Alex Gordon is the most underrated player in baseball.
Alex Gordon is a big, fat, juicy reason why Kansas City Royals employees can’t yet make plans in October unless they include being at Kauffman Stadium.
Alex Gordon is not the American League MVP. Period. Paragraph.
In recent days, there has been an outpouring of Gordon love, and rightfully so. He is one of the better all-around players in the majors, and the Royals aren’t very good when he’s not in the lineup—small sample size alert: one win in six games missed. He is a top-five player in WAR in both the FanGraphs metric and the Baseball-Reference measurement.
That is why Royals fans are starting to shower him with “M-V-P!” chants when he steps in the box or makes a play in the field.
Alex Gordon ties game in 7th with homer. A smattering of MVP chants. http://t.co/6NLI87xHik— Joe Posnanski (@JPosnanski) August 29, 2014
Gordon leads an offensively challenged lineup in runs created, doubles, home runs, on-base percentage and slugging. He is the team’s MVP, especially since you can’t give it to three back-end relievers. No question about that.
But there are still plenty of realists out there.
Alex Gordon winning the MVP would be absolutely moronic. Defensive metrics can't be fully trusted yet. Where's the common sense?— scott pianowski (@scott_pianowski) August 29, 2014
Gordon leads the Royals in plenty of categories, but again, Kansas City doesn't score much. Gordon is not in the AL top 10 in any offensive category, but it is his defensive numbers—21 defensive runs saved (fifth in the majors), 23.9 ultimate zone rating (second), according to FanGraphs—that put him on the fringes of the MVP conversation.
Gordon’s arm is a threat that keeps opposing runners at bay. They don’t run on him the way National League runners don’t run on Yasiel Puig and Jason Heyward. That is what makes him a standout defender.
As for him turning batted balls into outs, another of his statistical strengths, well, he has some help there. Kansas City center fielders Jarrod Dyson and Lorenzo Cain can flat out go and get it. Together they combine to give the Royals 26 defensive runs saved in center, which is a boost to Gordon’s defensive numbers since it means he doesn’t have to cover as much ground as a left fielder with average center field help.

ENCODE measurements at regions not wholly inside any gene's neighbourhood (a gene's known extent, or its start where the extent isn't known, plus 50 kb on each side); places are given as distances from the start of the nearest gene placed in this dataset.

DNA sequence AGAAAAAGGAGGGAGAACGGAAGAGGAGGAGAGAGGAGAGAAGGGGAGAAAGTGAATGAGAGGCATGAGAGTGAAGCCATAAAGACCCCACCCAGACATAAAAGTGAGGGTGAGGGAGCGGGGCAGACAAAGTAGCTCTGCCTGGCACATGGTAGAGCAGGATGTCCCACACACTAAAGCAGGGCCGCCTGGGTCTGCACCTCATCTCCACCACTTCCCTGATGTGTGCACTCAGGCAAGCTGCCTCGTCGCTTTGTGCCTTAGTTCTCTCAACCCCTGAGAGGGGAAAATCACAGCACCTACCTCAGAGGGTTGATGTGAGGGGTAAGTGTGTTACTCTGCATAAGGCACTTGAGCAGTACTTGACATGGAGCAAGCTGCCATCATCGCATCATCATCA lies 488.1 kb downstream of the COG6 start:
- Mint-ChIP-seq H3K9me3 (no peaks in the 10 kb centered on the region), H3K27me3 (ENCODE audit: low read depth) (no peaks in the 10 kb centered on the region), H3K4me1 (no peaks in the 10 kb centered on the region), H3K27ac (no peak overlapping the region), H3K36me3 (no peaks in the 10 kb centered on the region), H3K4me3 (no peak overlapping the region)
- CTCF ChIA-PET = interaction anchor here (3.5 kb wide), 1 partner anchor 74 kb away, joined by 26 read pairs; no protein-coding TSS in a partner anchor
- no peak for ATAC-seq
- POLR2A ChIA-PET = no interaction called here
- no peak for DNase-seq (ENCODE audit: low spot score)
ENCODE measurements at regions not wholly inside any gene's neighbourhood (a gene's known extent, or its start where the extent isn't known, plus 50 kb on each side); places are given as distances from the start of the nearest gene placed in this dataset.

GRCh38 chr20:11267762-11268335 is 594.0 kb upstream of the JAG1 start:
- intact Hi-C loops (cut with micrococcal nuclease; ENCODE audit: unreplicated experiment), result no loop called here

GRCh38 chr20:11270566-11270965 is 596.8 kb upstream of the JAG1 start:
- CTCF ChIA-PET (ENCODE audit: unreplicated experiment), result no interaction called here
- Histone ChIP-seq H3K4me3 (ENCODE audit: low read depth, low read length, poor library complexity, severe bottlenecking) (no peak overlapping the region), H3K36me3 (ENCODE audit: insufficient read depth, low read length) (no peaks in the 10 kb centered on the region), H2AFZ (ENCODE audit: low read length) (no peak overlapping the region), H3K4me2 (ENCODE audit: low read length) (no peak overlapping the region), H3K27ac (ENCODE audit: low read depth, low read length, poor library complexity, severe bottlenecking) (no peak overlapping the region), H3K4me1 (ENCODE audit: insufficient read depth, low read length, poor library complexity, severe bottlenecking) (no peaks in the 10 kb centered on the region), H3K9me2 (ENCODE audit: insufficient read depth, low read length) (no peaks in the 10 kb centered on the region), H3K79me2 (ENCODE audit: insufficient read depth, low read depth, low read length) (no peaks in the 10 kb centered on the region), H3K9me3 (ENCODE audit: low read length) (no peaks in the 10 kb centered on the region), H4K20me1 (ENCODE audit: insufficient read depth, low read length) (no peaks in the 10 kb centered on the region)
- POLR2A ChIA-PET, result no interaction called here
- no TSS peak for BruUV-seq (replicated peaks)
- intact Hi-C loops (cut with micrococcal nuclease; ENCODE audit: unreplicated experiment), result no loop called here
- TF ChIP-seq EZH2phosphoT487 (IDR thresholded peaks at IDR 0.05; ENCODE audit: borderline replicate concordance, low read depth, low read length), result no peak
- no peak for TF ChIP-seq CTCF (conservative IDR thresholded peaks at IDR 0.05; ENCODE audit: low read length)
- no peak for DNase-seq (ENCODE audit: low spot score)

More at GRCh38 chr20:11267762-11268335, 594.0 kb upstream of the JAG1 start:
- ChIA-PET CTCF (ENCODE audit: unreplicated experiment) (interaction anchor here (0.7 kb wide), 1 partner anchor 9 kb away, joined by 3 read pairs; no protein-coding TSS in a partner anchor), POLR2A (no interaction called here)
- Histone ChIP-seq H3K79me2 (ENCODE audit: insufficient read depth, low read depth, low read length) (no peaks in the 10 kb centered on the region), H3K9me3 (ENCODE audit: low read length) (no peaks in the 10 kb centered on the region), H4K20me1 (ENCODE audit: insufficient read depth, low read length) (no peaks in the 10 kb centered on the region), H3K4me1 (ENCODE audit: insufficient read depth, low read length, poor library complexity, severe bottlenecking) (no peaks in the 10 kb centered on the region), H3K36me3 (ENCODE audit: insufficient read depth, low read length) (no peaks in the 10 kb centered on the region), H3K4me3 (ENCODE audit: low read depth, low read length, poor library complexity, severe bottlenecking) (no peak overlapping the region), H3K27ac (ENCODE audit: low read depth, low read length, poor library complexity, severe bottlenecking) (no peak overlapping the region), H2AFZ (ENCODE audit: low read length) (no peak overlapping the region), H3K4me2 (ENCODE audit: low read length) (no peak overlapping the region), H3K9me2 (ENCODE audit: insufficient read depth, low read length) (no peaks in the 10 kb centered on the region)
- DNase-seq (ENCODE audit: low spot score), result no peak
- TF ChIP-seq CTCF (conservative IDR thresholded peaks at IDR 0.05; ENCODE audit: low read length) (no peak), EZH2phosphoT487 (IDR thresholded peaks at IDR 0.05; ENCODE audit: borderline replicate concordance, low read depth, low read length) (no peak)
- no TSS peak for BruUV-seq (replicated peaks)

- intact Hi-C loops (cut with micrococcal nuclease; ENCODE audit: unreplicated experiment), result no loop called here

Let’s not take away from Gordon’s defense, though. The guy is a superb defender in left field, easily the best in the majors. But exactly how good is still hard to measure, even in 2014.
Defensive metrics are getting better. But this MVP discussion is highlighting that there are still flaws. Depending on the formula for WAR, Gordon’s defense has made up so much ground on better offensive players that exactly how accurate or weighted the defensive numbers are has to be questioned.
Several Twitter discussions have revolved around that very topic recently; Yahoo Sports' Jeff Passan had this to say:
@DCameronFG Isn't WAR itself saying that Alex Gordon has provided more value this season than Mike Trout and every other position player?— Jeff Passan (@JeffPassan) August 19, 2014
The obvious has also been brought into the MVP discussion: Los Angeles Angels center fielder Mike Trout is still regarded as the best player in baseball, and he leads Gordon in WAR in both formulas.
And besides Gordon, Oakland A’s third baseman Josh Donaldson is the only other player in the majors with at least an .800 OPS and 20 runs saved. Donaldson is also in the league’s top 10 in four offensive categories and leads the league in Baseball-Reference's WAR.
If you need more reason why Gordon is not the MVP, the Royals are still on the cusp of a playoff berth, which means they are also on the cusp of watching another October like the vast majority of the free world—from the couch/bar stool.
The A’s and Angels are both virtual locks for the playoffs at this point, and they are jockeying with each other for the game’s best record.
Will the Royals make the playoffs?
This is not meant to be a Gordon bash session, though. He can play. He can hit. He can defend. He is to Kansas City baseball what BBQ and the blues are to the city as a whole. He has spent seven mostly miserable years in the majors on a losing team—the Royals topped the .500 mark last season for the first time since 2003.
And when you are the face of a franchise—Gordon was drafted second overall in 2005—that is finally sniffing a playoff spot and leads the wealthy Detroit Tigers in the AL Central, you deserve the M-V-P chant.
If the Royals miss out on the playoffs once again, as they have for the last 28 seasons, at least the baseball world will now be familiar with Gordon’s ability, which has been stuck under a Missouri rock for too long.
If nothing else, Alex Gordon won’t be underrated anymore.
Anthony Witrado covers Major League Baseball for Bleacher Report. He spent the previous three seasons as the national baseball columnist at Sporting News, and four years before that as the Brewers' beat writer for The Milwaukee Journal Sentinel. Follow Anthony on Twitter @awitrado and talk baseball here.